RICE I think that an American military presence in the Pacific is critical. The Pacific is a region that still has a lot of unsettled vital interests. For instance, China has vital interests in Taiwan and the subcontinent. The Japanese would obviously need to recalculate their security policy if the United States were to withdraw, which would have a destabilizing impact on the region. So, yes, I think that an American military presence is critical.

ZALTZMAN First, do you think that Japan will be able to implement the substantial economic reforms that most American economists feel are necessary for its long-term economic recovery? Second, speaking of China, what role do you believe American policy should have in China’s development?

RICE Well, I’m hopeful that Japan can restructure because I don’t think, as [U.S. treasury secretary] Larry Summers has said, “that the world can fly on one engine.” The world economy needs the Japanese economy to recover and the European economy to grow. I don’t think anyone should underestimate the difficulties that Japan is having with its political struggles.

In terms of China, I think that it would be a mistake to prematurely declare China an enemy, but China is a problem for American foreign policy. China is not a strategic partner of the United States. We have huge differences. The most clear, overarching difference is that the Chinese object to the American military presence in the Pacific, which I believe is so important. This alone lets you understand that this is not an easy relationship. You can go down the list of issues, including the way the Chinese have attempted to intimidate Taiwan in recent years. I think that there is a great deal of evidence that the Chinese have spread sophisticated military technology to states that the United States abhors. So it’s not a good relationship on many levels. But in the final analysis, as China develops economically and liberalizes economically, I do believe that it will liberalize politically, which could be a good start to better relations. You have to play both halves of this game at the same time—which is difficult because people would like to have a clear answer about whether China is good or bad for the United States.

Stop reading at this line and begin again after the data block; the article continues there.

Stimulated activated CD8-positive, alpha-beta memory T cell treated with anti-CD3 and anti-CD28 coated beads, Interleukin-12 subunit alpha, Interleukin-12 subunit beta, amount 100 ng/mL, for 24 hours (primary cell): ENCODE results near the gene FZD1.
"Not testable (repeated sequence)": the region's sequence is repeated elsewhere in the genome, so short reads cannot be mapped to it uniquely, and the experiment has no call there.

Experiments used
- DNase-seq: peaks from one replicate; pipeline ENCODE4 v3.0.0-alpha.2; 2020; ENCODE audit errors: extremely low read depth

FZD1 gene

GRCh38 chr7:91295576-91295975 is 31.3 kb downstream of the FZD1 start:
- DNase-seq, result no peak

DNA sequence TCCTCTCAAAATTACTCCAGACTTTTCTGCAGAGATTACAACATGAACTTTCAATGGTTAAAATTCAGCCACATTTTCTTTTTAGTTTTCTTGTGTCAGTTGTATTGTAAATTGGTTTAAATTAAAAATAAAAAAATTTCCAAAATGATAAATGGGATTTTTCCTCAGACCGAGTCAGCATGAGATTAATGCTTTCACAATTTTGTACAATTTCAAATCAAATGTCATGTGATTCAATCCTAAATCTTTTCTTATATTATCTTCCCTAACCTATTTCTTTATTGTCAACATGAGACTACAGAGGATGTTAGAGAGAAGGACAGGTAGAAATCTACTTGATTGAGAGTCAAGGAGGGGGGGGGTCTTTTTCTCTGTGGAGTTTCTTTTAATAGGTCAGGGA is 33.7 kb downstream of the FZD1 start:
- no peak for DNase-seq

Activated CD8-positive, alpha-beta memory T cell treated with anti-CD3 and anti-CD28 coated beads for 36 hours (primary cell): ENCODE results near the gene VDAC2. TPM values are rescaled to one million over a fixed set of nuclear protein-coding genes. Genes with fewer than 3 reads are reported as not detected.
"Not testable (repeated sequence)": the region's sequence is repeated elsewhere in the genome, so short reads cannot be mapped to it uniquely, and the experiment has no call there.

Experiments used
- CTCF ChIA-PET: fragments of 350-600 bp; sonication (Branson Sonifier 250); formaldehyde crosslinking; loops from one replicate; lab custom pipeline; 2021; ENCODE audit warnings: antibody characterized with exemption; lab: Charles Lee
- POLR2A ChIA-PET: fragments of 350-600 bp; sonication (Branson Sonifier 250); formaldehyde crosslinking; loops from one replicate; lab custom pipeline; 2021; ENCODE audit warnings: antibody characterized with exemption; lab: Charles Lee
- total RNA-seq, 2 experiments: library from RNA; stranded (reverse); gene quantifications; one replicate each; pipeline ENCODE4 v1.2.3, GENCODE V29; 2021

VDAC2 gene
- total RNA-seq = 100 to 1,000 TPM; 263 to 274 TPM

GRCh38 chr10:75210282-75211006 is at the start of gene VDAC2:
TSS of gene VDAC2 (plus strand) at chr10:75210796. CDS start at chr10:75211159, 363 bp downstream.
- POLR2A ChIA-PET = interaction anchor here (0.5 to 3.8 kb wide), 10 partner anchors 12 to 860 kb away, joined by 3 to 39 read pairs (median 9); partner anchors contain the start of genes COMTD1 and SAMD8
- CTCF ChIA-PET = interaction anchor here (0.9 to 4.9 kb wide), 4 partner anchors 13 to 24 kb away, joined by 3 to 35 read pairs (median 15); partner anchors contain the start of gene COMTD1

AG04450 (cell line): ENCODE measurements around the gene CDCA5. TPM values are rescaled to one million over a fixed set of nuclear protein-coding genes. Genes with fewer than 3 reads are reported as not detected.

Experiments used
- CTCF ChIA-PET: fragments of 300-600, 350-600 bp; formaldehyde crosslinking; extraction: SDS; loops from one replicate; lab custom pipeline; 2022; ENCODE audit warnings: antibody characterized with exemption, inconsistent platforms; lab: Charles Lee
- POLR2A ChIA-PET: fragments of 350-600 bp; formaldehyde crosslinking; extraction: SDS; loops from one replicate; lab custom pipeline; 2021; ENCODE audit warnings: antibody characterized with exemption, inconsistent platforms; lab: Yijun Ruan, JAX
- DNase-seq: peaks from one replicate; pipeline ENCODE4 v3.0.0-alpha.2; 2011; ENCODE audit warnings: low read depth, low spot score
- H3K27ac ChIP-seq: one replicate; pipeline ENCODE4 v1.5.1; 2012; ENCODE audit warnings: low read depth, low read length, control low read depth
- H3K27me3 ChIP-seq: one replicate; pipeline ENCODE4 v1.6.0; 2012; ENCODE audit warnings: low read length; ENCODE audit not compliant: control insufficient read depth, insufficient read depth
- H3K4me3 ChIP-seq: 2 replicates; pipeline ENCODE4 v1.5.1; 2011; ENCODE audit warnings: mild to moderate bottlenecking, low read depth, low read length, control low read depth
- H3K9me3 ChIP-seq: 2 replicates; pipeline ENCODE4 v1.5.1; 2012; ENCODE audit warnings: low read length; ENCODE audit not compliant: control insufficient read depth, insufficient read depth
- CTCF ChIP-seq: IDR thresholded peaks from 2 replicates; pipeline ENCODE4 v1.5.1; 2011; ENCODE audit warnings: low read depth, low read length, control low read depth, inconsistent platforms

ZALTZMAN Do you believe that China is likely to liberalize in the same way that the former Soviet Union did? Do you think that the Chinese communist leadership would ever relinquish power peacefully?